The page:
Very disheartening: Maryland now requires kids to see a psychiatrist when they first enter the system, resulting almost always in rx’s – so the kids would come to us already dx’ed and on drugs. We had a few successes getting kids off drugs, and a few in getting poly-pharmacy or dosages reduced. But in general, the docs acted like we were nuts.

    I am hugely disappointed in the social work profession, whose basic premise is person in environment. If anyone would fight against this tide, you would expect social workers to do it. But only a few social workers troubled themselves to read a single thing about these drugs or go out of their way to object to the drugging. My letters to statewide social work leaders have been ignored.

    And most of the psychiatrists (and primaries who often prescribe) were clueless. One sat with his back to the child and the foster parent, asking rapid fire questions and typing on a lap top. Another, sitting right next to an autistic girl who was vigorously flapping her hands, asked, “Any unusual gestures?” – nose in lap top, didn’t notice.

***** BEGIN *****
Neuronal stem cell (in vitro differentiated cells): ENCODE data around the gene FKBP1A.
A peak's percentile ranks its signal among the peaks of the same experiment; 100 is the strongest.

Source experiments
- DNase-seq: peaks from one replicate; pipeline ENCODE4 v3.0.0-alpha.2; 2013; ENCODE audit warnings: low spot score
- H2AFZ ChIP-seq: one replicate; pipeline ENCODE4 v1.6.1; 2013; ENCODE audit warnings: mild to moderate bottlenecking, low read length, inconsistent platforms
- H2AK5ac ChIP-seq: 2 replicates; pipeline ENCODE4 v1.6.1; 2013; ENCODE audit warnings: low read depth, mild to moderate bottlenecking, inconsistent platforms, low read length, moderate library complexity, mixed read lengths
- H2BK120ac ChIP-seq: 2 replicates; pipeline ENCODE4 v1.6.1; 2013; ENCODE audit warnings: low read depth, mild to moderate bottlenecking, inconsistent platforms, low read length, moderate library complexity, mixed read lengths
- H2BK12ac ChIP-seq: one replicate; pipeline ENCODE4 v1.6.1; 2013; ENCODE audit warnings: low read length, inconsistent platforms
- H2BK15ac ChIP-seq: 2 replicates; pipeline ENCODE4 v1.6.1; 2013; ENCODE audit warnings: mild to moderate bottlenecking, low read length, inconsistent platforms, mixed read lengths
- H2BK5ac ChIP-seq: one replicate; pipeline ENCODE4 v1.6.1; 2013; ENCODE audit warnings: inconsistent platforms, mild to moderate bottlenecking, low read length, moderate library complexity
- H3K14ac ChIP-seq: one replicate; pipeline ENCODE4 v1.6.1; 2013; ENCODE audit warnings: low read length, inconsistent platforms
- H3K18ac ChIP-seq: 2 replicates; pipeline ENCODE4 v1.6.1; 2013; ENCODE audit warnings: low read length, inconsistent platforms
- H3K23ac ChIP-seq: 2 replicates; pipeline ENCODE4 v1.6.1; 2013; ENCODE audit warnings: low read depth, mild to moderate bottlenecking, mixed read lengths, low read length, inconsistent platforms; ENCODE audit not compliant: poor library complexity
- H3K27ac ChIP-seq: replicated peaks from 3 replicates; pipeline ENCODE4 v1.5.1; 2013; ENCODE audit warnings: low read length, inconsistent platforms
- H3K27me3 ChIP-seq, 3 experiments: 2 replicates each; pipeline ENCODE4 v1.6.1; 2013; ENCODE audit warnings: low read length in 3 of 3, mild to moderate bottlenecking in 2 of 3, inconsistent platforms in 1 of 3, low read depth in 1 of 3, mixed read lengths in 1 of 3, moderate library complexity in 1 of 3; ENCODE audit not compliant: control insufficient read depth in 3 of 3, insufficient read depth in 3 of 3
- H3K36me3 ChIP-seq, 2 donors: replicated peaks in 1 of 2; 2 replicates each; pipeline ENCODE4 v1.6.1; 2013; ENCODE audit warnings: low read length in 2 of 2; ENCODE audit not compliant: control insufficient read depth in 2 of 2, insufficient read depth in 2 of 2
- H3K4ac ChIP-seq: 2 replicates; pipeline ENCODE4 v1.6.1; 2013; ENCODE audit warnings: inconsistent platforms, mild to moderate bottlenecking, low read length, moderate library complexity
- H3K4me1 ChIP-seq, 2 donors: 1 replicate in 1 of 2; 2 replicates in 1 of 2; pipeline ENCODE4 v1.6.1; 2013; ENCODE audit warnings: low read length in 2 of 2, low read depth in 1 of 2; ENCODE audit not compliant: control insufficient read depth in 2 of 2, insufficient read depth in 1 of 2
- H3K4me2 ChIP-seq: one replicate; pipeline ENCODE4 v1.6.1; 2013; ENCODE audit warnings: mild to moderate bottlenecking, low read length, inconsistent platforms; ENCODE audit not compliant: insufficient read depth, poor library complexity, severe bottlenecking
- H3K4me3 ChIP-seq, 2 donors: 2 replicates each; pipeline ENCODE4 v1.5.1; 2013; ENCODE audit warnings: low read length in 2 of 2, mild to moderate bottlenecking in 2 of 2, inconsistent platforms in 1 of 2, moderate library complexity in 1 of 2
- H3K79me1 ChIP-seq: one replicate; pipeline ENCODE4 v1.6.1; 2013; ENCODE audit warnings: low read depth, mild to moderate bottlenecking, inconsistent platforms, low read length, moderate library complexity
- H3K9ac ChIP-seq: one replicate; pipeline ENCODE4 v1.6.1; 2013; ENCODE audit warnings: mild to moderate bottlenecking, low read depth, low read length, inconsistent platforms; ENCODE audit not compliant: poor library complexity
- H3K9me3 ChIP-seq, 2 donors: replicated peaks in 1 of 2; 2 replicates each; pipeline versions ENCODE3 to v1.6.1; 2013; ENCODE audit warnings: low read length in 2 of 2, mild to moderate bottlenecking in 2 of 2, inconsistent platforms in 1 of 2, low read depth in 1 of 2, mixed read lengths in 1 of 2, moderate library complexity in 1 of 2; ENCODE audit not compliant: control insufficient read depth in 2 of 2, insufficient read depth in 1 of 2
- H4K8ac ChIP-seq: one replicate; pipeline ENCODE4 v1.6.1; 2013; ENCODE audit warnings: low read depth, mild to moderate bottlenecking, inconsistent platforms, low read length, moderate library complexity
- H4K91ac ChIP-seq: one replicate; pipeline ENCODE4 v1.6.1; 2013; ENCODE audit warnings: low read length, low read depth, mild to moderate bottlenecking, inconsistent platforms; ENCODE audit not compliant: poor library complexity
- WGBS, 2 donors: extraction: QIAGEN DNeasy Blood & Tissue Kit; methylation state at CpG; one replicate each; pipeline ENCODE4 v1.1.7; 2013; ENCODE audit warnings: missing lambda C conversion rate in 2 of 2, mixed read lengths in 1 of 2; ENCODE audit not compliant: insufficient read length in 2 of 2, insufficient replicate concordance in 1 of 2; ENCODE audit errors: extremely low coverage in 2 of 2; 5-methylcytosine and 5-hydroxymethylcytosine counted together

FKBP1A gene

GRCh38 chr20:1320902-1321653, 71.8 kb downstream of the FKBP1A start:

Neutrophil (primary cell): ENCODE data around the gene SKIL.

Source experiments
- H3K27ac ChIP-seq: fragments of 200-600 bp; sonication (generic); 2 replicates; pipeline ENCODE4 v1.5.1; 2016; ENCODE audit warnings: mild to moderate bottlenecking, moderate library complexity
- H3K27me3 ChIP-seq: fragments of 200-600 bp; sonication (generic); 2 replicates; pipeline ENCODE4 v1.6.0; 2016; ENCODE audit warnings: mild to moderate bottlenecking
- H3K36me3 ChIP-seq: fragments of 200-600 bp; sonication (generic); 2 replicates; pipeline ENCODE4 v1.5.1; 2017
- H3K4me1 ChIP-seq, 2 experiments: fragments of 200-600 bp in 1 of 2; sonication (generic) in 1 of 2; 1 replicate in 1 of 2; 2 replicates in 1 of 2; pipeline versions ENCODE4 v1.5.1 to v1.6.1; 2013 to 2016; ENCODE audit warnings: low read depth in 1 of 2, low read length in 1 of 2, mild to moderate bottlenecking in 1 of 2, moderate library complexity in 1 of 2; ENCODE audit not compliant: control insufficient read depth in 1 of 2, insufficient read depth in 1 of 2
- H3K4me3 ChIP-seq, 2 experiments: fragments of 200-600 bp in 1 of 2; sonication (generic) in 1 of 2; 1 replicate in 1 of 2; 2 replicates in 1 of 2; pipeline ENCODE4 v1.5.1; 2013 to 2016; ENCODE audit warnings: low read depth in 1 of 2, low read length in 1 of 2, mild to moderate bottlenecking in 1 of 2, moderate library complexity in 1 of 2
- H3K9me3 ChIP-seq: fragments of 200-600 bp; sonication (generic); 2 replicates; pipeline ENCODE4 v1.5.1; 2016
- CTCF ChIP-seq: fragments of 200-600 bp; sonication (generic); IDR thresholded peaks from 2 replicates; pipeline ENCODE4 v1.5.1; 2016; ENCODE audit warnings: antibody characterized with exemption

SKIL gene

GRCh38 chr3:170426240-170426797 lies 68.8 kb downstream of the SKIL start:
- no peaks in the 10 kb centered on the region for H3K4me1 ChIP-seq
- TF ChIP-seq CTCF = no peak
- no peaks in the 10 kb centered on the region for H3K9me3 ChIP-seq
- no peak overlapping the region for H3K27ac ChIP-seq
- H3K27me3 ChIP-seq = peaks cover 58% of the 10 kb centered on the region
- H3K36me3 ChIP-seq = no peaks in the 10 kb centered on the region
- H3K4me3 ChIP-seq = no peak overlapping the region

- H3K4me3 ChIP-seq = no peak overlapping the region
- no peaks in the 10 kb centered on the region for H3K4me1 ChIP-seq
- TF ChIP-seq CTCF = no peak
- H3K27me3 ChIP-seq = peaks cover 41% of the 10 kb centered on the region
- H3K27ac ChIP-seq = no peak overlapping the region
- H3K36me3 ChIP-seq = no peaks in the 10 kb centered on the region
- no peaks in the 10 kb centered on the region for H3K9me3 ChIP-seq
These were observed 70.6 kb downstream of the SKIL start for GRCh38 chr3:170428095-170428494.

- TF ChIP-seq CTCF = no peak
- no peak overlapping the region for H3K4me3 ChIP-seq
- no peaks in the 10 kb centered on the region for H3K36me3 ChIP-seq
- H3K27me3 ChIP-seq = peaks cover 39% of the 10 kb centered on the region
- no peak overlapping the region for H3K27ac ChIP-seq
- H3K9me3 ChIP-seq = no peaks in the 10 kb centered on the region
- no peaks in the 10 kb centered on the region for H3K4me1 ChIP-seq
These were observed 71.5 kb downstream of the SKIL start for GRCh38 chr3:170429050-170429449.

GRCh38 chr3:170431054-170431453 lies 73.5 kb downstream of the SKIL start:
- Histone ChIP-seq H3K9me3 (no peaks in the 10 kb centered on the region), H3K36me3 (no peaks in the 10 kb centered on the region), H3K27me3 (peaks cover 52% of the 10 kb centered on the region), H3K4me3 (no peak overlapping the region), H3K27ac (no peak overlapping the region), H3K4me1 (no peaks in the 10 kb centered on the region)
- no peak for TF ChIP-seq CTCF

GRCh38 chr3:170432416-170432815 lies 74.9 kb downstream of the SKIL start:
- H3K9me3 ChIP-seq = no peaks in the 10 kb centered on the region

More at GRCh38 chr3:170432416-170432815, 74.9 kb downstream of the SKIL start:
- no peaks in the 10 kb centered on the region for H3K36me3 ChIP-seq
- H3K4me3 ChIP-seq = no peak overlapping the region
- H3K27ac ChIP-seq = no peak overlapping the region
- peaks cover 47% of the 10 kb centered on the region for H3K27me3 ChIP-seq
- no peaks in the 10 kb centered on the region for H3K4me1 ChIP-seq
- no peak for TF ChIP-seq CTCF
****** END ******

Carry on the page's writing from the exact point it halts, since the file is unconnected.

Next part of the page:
The biggest thing they never realized: Many foster parents are loving and dedicated, but they can get overwhelmed by treatment foster children’s behavior. When I did home visits, I would often let the parent complain for about 45 minutes (hopefully out of the child’s earshot). Essentially, the parents were getting a session in, unloading their frustration. After a while, I could ask questions like, “How often did he do that last week? Last month?” and it would usually turn out that what the parent originally said he “always” did, was not nearly so frequent, and was often getting better. I would ask what’s going on in the child’s life that might cause such behavior, and if the parent noticed anything that was effective in de-fusing situations.